“For 5 years, I lived with my mother’s partner, who called himself my father, but every day he raped me. At 16, I made the hardest decision of my life – to run away from him, but I didn’t know where to…”
“I was married at 9, and at 10 I started living on the streets in the red-light area, stealing to feed myself. At 14, I came to Kranti and I thought life would be perfect. But for many years I struggled with anger, depression and self-harm. I still struggle…”
“My father died when I was 11, and I was upset with my mother because my father died in the morning, and in the evening she brought another man at home and said this is your new father. For the next two years, this new father beat me and my mother every day…”
The largest red light district in Asia is in Mumbai, India. Over 5 thousands sex workers, most of whom are believed to be victims of sex trafficking, live in this area known as Kamathipura. A countless number of children are born into this life, and many others are forced into it from various parts of India, Nepal and Bangladesh.
One small organization took it upon itself to support the young girls who were born and raised in this area by providing them the means to become agents of change in their communities, and the world.
They called themselves Kranti.
The word Kranti means revolution in Hinidi. The amazing women who founded this organization built it with the belief “that girls from the red-light areas have an added value as change agents, not despite their background, but because of it. If they have access to the same training, opportunities, and resources as people from privileged backgrounds, they will become revolutionary leaders — more innovative, compassionate, and resilient due to their life experiences.”
Kranti provides education, therapy, workshops, travel experiences, social justice training, physical and artistic extracurricular activities, and consistent spiritual practices for all their girls.
The girls also wrote their own play to tell the stories of what it’s like to live as sex workers and daughters of sex workers. They have performed this play all over India, the US and Europe in front of hundreds of thousands of people.
They use theatre to “bring the stories of sex workersʼ daily lives to mainstream audiences, and we use street theatre to bring change to our communities.”
The young girls of Kranti have lived through hell, but they never let it break them. They have transcended a level of suffering most of us could never fathom… and are stronger because of it.
Today Pinky says “Through therapy, I have learned that every day is a new day day, and when I mess up, I try again the next day…”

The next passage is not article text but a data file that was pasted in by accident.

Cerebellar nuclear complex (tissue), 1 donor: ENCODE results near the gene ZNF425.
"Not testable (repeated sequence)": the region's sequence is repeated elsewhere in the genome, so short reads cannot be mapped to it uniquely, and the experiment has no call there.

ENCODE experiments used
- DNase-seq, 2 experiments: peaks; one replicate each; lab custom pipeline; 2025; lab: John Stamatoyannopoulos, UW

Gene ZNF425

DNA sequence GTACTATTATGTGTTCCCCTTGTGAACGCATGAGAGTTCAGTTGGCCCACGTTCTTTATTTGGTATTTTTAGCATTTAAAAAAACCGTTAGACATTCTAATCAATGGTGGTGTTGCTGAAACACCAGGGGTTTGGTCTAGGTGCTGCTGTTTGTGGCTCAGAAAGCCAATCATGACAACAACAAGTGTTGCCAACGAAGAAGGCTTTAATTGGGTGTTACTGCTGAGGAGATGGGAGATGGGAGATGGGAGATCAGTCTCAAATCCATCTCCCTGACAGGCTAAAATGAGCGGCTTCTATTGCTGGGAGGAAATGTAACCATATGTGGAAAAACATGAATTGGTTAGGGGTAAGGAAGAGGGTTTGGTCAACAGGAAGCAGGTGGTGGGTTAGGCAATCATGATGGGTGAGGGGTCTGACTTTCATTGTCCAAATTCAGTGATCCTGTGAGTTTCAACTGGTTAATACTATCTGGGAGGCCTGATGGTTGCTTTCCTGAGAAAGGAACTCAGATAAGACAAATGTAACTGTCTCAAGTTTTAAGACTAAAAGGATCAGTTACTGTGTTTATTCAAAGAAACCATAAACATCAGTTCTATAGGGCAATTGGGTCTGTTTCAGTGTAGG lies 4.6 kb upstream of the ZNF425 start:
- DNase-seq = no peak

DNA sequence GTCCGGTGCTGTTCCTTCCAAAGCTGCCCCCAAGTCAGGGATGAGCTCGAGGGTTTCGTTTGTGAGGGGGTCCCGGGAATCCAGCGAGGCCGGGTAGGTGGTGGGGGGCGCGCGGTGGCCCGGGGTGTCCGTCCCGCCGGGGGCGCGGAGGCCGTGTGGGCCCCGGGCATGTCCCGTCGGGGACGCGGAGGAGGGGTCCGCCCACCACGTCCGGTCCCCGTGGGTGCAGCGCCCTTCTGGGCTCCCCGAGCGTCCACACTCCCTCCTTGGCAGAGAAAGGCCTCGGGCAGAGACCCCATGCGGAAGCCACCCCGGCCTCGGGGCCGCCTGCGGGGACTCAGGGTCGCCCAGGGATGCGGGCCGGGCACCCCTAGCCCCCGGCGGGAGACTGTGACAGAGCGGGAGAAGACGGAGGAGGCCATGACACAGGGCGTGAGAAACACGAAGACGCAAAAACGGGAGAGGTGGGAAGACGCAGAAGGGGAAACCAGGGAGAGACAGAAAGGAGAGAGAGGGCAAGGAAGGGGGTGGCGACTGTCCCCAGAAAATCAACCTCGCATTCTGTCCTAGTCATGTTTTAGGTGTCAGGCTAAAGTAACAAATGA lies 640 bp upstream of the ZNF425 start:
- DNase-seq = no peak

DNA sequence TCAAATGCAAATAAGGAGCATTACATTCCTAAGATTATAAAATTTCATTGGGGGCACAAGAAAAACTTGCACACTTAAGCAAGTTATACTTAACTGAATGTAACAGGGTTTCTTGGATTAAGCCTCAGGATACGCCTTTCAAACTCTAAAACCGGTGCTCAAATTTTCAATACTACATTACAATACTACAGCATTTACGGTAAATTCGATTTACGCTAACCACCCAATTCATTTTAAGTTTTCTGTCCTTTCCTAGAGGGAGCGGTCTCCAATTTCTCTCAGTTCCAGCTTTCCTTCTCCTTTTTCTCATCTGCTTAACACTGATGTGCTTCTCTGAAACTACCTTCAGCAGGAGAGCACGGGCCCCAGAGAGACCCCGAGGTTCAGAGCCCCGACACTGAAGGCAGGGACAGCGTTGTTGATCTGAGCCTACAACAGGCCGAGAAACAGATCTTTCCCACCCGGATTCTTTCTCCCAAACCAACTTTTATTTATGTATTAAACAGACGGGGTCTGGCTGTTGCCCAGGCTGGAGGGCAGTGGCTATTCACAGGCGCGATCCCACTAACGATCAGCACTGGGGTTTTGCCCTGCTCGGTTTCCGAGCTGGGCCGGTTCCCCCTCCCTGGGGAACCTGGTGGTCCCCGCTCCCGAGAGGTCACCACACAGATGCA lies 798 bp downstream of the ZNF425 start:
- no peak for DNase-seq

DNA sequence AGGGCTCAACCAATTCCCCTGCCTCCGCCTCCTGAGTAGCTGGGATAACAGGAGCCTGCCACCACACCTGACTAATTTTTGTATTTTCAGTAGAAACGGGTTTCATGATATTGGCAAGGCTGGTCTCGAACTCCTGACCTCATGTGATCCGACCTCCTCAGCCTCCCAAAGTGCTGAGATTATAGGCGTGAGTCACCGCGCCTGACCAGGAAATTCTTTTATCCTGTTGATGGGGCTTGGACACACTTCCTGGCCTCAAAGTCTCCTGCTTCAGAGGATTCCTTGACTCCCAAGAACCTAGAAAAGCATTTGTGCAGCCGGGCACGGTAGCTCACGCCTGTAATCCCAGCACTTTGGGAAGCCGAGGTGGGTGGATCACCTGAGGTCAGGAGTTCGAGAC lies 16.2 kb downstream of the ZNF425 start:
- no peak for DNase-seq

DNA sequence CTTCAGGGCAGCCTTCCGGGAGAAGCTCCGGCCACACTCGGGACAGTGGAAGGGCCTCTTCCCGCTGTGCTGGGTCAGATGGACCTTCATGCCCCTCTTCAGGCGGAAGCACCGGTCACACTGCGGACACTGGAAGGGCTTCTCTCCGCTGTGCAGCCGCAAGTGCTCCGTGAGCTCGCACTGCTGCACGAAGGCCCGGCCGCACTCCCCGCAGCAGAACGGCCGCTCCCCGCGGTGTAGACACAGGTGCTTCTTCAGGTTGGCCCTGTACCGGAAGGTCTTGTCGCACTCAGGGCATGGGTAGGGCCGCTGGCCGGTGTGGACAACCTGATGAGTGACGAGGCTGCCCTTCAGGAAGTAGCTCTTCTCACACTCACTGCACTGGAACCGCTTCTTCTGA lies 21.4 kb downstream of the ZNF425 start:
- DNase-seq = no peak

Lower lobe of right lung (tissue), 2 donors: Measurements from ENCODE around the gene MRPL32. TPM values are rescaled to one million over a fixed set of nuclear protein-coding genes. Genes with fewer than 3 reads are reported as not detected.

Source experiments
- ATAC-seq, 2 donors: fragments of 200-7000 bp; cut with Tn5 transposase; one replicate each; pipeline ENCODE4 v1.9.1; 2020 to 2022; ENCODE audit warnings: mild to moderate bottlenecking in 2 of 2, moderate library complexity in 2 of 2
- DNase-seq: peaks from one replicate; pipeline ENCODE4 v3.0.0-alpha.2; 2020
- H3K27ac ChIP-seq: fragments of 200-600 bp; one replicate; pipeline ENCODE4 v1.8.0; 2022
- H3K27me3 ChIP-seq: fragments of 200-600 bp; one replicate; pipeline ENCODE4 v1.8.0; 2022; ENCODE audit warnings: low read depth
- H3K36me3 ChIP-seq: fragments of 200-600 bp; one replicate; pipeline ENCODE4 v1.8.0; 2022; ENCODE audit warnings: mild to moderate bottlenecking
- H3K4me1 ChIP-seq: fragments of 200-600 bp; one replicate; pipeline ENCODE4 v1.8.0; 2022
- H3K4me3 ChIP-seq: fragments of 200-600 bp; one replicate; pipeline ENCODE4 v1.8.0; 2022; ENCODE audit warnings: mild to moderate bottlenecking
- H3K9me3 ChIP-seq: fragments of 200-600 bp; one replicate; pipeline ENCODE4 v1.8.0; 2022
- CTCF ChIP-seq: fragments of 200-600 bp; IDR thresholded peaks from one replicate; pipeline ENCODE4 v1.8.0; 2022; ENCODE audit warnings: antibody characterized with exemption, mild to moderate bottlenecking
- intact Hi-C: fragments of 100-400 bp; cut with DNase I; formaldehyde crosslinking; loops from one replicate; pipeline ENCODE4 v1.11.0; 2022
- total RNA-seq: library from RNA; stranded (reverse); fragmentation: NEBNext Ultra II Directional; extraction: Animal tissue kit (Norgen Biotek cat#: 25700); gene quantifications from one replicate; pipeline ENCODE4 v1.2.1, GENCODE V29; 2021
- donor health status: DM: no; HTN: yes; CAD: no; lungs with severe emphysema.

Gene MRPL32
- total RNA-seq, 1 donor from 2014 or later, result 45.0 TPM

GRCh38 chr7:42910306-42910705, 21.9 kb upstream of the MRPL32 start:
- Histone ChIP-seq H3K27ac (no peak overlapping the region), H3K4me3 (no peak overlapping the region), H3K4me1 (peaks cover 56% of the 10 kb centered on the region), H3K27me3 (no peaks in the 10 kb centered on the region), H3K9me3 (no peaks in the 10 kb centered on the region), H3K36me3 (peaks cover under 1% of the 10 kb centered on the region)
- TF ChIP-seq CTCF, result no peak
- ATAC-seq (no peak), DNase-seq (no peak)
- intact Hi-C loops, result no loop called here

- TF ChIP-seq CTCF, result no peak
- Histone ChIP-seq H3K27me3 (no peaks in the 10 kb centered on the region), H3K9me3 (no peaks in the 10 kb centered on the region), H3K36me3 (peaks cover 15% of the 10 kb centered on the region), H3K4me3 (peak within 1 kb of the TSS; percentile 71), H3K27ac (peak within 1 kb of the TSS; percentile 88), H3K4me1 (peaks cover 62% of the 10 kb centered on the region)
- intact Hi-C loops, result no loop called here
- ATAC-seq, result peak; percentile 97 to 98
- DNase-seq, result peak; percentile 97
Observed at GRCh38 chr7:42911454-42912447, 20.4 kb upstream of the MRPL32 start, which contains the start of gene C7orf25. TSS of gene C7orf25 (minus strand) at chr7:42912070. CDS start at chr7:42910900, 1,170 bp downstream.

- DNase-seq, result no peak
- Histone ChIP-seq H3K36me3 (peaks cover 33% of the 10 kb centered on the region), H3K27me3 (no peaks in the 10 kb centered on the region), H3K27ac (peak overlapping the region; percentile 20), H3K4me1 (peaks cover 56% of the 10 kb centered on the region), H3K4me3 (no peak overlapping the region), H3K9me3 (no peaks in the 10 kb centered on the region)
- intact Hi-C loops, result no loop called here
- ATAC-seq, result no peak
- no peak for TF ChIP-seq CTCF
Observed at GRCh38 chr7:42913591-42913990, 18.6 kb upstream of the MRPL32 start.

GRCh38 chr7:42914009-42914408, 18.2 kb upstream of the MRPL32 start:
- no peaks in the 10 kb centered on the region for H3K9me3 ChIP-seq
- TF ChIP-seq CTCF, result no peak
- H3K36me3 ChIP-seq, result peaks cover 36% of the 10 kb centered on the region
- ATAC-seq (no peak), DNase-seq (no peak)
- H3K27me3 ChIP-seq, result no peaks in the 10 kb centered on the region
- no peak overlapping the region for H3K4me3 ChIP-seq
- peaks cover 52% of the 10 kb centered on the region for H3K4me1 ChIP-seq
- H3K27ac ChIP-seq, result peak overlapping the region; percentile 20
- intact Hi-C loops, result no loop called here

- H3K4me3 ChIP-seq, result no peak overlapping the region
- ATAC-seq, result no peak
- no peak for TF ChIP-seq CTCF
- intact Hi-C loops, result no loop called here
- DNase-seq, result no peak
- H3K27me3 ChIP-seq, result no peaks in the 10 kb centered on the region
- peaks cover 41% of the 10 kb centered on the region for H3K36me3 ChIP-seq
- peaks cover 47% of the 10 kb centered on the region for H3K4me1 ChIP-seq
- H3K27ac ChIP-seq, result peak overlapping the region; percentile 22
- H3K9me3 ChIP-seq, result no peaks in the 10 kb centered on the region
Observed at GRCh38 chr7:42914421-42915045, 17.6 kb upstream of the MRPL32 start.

Taniya teaches Zumba and has said “lucky for me, I found Kranti and today I’m studying to become a flight attendant.”
Rani continues her studies, supports NGO’s in Mumbai, was recently accepted into a US State Department program and says “In therapy, I finally let go of my anger for both of them. (her mom and “new father”) I can see now that they are normal human beings trying their best, they just have some limitations, as do I. And it’s so FREEING to let go of this anger I’ve carried for years.”
In the last 5 years, the young girls from Kranti have become the first girls from the red light district to study abroad, they have received awards from the UN for their social justice work, given speeches all over the globe and are actively working to enhance their community.
These girls truly represent the essence of the human spirit at its finest…
Since our inception, the Fearvana Foundation is proud to have supported Kranti’s work.
In addition to our financial support, every time our founder, Akshay Nanavati, visits Mumbai, he personally visits the girls to share lessons of Fearvana and empower them to continue on their path to greatness. Although, as he says “I always learn more from them than they could ever learn from me.”
Most recently, The Fearvana Foundation helped sponsor a 10 week trip to Europe for the girls of Kranti where they performed their play, “Lal Batti Express,” in places like Geneva, Paris, Amsterdam, Brussels, Porto and Rome.
During this trip, they also hiked the entire 850km Camino De Santiago Trail in 40 days from St. Jean Pied De Port in France to Santiago De Compostela in Spain.
Here is a video they shot for Akshay during their hike:
Both Kranti and The Fearvana Foundation firmly believe in the power of adventure as a means to cultivate confidence, courage, and growth. For the girls, traveling has expanded their horizons, broadened their perspectives and exposed them to new worlds they might never have experienced otherwise.
However, it’s not just the girls who have benefited from their travels.
Sharing their stories through their play has inspired audiences from all walks of life across the globe. They have often heard feedback such as “Wow, I didn’t realize they’re just normal kids — like mine!”
These girls have helped unite us all as one human family. They are perfect symbols of our vision to create “a united global community that works together as one to unleash our collective potential in solving the multiple challenges affecting our entire human family.”
The Fearvana Foundation will continue to support Kranti’s projects and these young women who already are, and will continue to be, warriors that change the world one step at a time…